The work of community health ambassadors has become easier and more exciting since they can now generate computerized reports from the information gathered in their community. This became possible following the establishment and equipping with ICTs of the Gem Rae Community resource center in North Nyakach location, Kisumu. The resource centre was established through a partnership between AfriAfya and the Great Lakes University (formerly the Tropical Institute of Community Health) through the community based health information systems (CBHMIS) project.
One of the areas where the equipment has come in handy is in analyzing results of studies. One such study was a baseline survey that was conducted in the two sub locations of Gem Rae and Gem Nam in November 2005. The data collected included immunization coverage, antenatal care visits, food security, availability of birth certificates, facilities for deliveries and so on. Normally, the results of such a survey would have been analyzed manually, but this time, computers were on hand for that. The results of the study indicated that most expectant mothers opted to give birth at home instead of delivering at a health facility for delivery.
This was identified as a major concern in the whole location and in November last year a community dialogue meeting was held at the community chief’s camp to discuss this matter. In attendance were community members, health representatives from the Ministry of health and other stakeholders. There was a lively discussion which brought forth many ideas and also many concerns especially from mothers.
One mother said: “It is difficult to negotiate the fee which is too much for most of us with the hospital health workers. They are very unfriendly and end up hurling insults at you instead of listening to you”. This is when she was asked why she preferred home delivery instead of facility delivery. Others pointed out that after giving birth to the first born, the delivery of the other children was easier and they therefore saw no need of going to hospital.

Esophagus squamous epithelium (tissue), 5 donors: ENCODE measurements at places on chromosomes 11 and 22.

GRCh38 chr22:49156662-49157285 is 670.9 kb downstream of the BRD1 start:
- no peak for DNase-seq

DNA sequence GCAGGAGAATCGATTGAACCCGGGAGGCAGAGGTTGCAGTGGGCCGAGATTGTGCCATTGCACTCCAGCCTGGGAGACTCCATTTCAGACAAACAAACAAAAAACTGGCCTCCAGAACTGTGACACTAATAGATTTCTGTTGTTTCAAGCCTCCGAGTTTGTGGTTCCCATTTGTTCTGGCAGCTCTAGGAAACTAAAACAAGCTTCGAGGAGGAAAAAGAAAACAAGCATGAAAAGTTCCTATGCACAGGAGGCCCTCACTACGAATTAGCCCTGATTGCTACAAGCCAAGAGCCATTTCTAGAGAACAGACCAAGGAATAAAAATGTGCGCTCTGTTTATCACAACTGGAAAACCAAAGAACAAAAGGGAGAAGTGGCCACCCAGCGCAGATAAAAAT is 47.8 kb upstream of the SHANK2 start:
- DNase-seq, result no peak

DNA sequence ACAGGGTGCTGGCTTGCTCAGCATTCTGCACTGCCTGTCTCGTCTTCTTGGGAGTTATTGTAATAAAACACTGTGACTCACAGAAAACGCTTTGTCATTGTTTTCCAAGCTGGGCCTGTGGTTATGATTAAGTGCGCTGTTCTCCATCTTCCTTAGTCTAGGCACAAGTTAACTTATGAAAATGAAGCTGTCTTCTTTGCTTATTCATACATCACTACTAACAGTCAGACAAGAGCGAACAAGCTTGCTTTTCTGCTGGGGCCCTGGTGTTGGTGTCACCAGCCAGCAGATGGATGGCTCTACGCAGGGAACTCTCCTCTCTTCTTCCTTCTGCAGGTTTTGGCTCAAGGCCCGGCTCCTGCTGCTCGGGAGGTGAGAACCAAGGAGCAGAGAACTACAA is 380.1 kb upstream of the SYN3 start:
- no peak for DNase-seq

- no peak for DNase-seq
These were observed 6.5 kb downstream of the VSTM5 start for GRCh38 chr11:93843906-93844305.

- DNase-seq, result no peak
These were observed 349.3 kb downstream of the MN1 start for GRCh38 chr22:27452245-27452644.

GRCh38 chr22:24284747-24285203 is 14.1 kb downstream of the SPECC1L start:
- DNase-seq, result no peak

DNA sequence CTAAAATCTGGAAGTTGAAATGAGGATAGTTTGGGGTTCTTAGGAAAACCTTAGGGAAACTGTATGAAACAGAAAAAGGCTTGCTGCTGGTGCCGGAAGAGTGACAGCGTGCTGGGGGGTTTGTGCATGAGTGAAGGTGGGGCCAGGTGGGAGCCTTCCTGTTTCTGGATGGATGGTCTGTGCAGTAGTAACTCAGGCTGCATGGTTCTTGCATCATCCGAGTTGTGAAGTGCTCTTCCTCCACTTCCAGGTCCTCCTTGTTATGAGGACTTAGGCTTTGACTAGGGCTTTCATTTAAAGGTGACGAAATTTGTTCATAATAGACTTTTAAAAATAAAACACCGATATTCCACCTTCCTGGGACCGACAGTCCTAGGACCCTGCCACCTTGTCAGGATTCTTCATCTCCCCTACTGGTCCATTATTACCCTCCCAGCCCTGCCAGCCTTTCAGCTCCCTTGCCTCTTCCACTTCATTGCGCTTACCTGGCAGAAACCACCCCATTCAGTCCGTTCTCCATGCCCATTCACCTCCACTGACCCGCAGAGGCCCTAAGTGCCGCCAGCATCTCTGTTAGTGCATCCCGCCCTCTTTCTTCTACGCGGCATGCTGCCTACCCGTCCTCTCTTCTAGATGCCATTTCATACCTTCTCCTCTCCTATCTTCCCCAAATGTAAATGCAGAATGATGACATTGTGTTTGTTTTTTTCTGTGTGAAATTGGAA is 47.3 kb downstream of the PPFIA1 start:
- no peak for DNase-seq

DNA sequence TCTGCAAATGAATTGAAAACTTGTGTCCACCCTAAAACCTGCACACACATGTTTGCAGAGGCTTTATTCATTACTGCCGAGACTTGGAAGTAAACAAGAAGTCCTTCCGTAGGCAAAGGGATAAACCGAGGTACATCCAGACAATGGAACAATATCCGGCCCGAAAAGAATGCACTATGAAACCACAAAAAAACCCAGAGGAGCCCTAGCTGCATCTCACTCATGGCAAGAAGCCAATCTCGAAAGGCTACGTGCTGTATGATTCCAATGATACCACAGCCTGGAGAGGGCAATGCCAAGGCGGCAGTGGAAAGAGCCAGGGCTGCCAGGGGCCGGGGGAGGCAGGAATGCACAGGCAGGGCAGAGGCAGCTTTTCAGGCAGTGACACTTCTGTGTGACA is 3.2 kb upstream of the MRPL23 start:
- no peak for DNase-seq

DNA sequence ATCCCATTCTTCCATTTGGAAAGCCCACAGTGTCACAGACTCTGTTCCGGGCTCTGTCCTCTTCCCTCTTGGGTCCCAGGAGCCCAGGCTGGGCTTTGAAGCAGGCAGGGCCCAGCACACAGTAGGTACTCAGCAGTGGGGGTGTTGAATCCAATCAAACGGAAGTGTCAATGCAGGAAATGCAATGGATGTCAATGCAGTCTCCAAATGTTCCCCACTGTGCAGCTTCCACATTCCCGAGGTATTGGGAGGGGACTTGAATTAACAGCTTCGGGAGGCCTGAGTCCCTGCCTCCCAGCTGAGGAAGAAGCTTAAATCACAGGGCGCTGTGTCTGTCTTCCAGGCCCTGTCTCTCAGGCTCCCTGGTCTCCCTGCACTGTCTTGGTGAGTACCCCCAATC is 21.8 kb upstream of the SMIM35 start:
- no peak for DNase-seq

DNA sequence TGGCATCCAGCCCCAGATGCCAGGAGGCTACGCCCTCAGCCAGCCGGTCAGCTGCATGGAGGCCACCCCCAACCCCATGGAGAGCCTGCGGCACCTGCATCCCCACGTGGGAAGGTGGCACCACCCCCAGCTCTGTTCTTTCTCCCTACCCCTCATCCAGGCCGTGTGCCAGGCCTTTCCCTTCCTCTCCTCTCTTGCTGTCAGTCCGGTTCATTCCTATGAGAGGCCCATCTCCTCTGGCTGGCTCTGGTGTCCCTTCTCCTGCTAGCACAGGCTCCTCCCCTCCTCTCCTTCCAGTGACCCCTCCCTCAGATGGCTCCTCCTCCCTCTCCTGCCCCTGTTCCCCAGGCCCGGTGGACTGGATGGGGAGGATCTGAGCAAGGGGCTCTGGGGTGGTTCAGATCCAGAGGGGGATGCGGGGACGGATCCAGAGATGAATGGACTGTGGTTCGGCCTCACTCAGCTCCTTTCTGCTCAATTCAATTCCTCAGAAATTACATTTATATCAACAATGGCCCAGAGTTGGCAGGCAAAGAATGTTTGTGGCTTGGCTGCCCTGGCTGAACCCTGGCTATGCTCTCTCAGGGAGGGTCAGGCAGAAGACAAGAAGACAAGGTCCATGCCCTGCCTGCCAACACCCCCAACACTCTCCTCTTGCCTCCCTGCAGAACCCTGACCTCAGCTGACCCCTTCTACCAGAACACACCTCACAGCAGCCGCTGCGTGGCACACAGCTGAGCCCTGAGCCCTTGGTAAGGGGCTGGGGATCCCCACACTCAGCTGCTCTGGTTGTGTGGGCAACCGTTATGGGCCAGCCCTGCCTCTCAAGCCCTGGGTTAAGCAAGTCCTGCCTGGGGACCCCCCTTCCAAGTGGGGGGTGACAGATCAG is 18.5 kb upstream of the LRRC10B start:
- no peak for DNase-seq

The health care representatives present in the meeting said that although most community members were aware of the advantages of delivering in hospital, most were still reluctant due to more or less the same reasons that mothers had expressed.
Following the meeting, the community health ambassadors have been counseling expectant mothers in the location on the benefits of delivering their babies in a health facility. The mothers are contacted regularly to encourage compliance. The last follow up was done in the month of April 2007 and they report that response from the mothers has improved. They usually hold these community dialogue meetings ever quarter to disseminate findings of the data they collect. Recently AfriAfya took their work to a higher level by donating some PDAs that they can use to collect and analyse data right in the village instead of using too much paper.